The following year, I got my first taste of buck hunting. I harvested a nice public land whitetail all on my own. After spotting and patterning a particular deer, I hunted the same spot for days waiting for the right opportunity. It came down to the wire, but I successfully harvested the deer on the last evening of the season. I was surprised by how much pleasure I found in the challenge of finding a way to outsmart a single animal. It was a puzzle to find the vulnerability in it’s daily activity that I could take advantage of.
Fast forward two years. I was lucky enough to draw a Wyoming limited quota deer tag. I knew I didn’t want to take a forked horn, not because it wasn’t a trophy, but because harvesting a more mature deer was more beneficial to the population. The license would allow me to harvest a whitetail or a mule deer. With one whitetail buck under my belt, I made it my focus to hunt for a 4×4 mule deer buck. The season was quickly coming to a close. I had located a nontypical whitetail that I had planned to return to if I couldn’t locate a mature mule deer to harvest. I was literally putting a stalk on this whitetail buck when I crossed paths with a 6×5 mule deer buck at 50 yards. The buck froze, I froze, momentarily, then quickly got in position to take a shot at the buck. Just like that I harvested my first mule deer buck and was infected with the mule deer bug! His cheaters gave him some character and fit the mark of a 4×4 that I was looking for, but he was not a giant. I didn’t care. It ate just as well and that’s all that really still mattered to me.
Over the next few years, the draw results allowed me to continue hunting deer in the same area. This gave me an advantage year after year as I became more familiar with the terrain and movement of deer in the drainage. I couldn’t quite put my finger on it, but for some reason I was spending more days and more time in the field each consecutive year. I made mistakes, a lot of mistakes. I second guessed my judgement constantly (still do). Each season I found myself walking away from abundant opportunities to squeeze the trigger and fill the freezer. I’d drive home frustrated and dissatisfied yet also that much more driven to find just what I was looking for, even if I wasn’t sure exactly what that was. I found myself in a vicious cycle through my ongoing internal dialogue. The conservationist and meat hunter in me was pushing to notch my license on any legal animal before the season closed. The emerging trophy hunter was fighting back, pushing me to keep searching, keep glassing and remain patient, determined to locate and hunt a buck that would top the buck from the previous year.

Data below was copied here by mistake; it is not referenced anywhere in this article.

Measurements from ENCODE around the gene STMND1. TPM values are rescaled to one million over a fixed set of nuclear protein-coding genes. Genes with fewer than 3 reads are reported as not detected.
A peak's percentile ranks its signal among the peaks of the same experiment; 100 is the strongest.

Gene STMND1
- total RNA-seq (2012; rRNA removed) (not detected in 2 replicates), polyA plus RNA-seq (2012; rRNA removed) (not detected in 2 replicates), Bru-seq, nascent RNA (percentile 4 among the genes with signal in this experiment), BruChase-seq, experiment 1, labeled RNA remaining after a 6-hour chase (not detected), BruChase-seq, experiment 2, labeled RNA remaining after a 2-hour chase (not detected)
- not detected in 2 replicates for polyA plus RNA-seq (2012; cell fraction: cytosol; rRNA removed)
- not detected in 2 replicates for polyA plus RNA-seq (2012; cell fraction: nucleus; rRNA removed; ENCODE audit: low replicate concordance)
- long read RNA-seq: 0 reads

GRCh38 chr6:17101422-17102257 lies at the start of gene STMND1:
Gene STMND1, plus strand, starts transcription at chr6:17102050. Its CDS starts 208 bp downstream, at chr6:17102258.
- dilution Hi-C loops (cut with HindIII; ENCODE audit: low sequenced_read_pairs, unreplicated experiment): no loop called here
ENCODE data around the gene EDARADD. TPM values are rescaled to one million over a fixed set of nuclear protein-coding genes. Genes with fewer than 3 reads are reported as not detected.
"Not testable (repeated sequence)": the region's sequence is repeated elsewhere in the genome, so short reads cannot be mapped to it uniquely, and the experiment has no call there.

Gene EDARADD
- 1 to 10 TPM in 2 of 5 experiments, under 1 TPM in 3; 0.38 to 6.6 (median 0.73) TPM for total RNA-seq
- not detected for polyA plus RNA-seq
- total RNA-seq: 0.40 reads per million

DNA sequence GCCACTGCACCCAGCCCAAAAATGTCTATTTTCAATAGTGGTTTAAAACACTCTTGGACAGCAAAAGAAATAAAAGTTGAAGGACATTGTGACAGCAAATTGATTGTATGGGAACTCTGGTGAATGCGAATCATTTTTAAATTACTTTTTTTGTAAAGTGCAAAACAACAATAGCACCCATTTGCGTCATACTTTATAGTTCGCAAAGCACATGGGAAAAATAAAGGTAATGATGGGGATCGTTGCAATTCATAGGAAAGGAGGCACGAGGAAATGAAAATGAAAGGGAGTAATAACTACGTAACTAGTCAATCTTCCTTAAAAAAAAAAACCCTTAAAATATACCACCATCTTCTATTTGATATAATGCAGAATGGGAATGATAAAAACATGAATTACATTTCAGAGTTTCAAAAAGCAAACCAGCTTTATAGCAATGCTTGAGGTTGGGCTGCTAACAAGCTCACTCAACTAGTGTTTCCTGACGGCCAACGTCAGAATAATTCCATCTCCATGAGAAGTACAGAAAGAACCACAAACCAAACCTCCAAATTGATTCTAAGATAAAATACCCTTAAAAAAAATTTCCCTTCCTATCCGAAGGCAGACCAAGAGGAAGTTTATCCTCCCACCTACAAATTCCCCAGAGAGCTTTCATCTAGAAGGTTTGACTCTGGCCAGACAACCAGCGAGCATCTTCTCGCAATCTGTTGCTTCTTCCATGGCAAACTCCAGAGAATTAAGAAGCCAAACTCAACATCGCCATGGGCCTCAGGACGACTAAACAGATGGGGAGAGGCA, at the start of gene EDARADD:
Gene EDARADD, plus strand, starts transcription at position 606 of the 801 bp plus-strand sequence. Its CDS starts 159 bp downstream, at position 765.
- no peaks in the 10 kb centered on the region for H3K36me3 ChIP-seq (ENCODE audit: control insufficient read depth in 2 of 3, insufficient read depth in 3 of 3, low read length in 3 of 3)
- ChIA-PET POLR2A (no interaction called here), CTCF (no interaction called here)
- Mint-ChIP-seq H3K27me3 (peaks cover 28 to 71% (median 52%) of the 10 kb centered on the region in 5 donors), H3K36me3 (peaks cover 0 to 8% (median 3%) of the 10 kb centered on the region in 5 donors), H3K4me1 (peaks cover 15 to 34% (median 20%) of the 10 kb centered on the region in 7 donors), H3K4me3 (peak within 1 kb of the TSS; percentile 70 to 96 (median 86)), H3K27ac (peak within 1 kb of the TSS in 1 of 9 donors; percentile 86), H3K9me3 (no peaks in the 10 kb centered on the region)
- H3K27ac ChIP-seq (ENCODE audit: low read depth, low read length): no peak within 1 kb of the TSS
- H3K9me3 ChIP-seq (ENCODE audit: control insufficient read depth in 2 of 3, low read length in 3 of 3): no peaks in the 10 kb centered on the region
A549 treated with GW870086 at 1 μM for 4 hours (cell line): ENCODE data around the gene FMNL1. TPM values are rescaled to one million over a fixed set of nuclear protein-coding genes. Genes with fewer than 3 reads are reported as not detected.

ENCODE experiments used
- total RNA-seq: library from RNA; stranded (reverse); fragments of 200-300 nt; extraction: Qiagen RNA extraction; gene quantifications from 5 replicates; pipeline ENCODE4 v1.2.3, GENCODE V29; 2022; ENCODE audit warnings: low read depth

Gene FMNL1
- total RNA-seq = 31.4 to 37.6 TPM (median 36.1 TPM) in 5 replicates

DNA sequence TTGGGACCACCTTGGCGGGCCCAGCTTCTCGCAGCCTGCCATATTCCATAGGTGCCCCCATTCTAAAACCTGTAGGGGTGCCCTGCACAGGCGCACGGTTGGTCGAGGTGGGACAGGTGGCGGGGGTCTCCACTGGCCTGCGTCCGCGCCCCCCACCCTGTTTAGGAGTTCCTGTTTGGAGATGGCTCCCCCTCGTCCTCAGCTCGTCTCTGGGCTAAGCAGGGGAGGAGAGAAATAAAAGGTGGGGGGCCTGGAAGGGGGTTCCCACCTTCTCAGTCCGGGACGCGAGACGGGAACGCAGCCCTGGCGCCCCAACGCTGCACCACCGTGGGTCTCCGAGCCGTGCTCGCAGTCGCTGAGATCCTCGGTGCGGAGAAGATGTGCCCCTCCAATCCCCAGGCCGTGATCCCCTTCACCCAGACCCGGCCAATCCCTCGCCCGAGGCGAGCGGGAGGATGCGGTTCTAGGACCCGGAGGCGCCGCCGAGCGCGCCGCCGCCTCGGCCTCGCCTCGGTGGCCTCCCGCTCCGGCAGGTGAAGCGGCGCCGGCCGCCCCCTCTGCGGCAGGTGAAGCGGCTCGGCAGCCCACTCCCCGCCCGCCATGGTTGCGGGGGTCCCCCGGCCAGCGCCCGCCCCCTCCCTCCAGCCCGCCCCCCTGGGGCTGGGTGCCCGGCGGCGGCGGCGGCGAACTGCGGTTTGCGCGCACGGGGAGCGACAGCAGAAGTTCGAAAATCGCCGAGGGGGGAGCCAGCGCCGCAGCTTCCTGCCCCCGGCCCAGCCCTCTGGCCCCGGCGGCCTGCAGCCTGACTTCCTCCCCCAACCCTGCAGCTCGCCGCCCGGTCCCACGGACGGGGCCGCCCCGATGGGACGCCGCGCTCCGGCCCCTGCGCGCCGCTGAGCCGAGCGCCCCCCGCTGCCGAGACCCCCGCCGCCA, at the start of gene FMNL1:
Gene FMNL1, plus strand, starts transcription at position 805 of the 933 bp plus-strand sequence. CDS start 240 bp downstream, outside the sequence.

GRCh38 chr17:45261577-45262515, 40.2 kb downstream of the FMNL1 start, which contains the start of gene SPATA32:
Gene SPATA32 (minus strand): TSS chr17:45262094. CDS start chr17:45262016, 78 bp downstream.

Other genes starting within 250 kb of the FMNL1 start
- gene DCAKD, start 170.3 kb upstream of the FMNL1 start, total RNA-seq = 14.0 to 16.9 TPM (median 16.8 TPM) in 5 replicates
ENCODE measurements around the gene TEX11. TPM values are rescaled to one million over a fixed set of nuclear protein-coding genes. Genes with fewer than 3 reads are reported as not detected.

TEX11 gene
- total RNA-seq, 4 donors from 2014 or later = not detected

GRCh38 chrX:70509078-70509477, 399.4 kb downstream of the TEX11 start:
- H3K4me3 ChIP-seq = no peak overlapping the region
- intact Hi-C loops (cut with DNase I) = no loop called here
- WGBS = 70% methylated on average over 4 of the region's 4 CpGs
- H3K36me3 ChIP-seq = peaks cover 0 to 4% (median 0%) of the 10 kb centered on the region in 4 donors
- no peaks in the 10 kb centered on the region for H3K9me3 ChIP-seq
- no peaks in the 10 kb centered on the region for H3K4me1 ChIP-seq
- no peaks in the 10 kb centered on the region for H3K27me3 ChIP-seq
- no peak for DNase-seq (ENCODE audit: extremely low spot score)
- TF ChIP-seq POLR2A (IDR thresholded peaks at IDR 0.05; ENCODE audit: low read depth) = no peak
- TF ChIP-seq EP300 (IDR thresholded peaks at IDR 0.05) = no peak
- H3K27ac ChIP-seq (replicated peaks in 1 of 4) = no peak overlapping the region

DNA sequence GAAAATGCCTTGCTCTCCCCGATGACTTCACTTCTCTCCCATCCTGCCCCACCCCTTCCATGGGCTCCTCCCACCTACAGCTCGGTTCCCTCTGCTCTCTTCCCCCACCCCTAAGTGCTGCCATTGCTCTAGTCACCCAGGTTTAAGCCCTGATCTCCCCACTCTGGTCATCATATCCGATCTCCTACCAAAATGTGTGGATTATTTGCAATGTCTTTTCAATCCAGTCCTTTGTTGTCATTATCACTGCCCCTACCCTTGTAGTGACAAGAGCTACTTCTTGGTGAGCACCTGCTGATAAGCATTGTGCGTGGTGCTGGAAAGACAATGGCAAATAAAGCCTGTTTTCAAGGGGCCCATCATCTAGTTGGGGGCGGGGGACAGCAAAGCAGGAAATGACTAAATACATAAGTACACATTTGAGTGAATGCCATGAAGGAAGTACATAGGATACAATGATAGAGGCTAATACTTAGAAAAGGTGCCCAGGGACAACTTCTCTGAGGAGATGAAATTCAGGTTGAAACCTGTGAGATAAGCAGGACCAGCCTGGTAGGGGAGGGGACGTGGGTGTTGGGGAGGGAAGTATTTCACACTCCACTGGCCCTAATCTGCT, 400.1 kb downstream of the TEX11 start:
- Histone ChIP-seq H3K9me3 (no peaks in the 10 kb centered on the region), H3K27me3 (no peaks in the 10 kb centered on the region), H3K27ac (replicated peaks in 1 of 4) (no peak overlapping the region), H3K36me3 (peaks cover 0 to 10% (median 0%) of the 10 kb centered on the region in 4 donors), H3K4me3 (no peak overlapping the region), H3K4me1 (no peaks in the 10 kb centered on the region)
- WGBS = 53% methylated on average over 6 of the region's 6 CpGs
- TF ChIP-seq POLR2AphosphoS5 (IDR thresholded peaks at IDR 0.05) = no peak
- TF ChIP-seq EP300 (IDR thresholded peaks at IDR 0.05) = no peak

Last season, it became unavoidable. I couldn’t deny reality any longer. I was trophy hunting. Twice I passed on a big pot-bellied 3×4 buck. Clearly a mature, older deer. I had a high-odds shot opportunity with an easy pack-out and I walked away with only the slightest hesitation. A few days later, I missed a 170s class typical buck with an extra in-line antler. I was sick to my stomach, frustrated and angry with myself for blowing it! I ended up taking the next two days off work in an effort to relocate the deer. My hard work paid off as I did find the buck again. We surprised each other and I bumped the buck by happenstance. Inexperience and exuberance worked in the deer’s favor and he bounded off not to be seen again that season. I hunted to the very end searching for a buck of similar caliber. In fact my son spent his first Halloween butchering the deer I harvested as shooting light slipped away for the season. I think that’s when I realized the term “trophy hunter” now applied to me.
Now I am actively seeking opportunities to fuel the fire of others who want partake in the hunting experience, whatever their motivations may be. I have had a variety of hunting mentors from all different schools of thought; straight meat hunters, avid trophy hunters and hunters whose mindset falls somewhere in between. I want to give a special shout out to the Wyoming Women’s Antelope Hunt. I was the grateful and proud recipient of one of the event’s hunt scholarships. The knowledge I’ve gained from this diversity of mentors is invaluable.
My journey to becoming a trophy hunter has been rewarding for me on so many levels. It’s easy to focus on the success I have enjoyed so far, but I think I’ve gained more from the errors I’ve made and the things I’ve observed along the way. I have gained confidence in skill sets I couldn’t have fathomed. I don’t think the latter would have developed had I not shifted focus from purely meat hunting to seeking trophy quality animals. Anyone can fill a tag with enough road time and a little luck, but it takes knowledge, determination and grit to be a successful trophy hunter.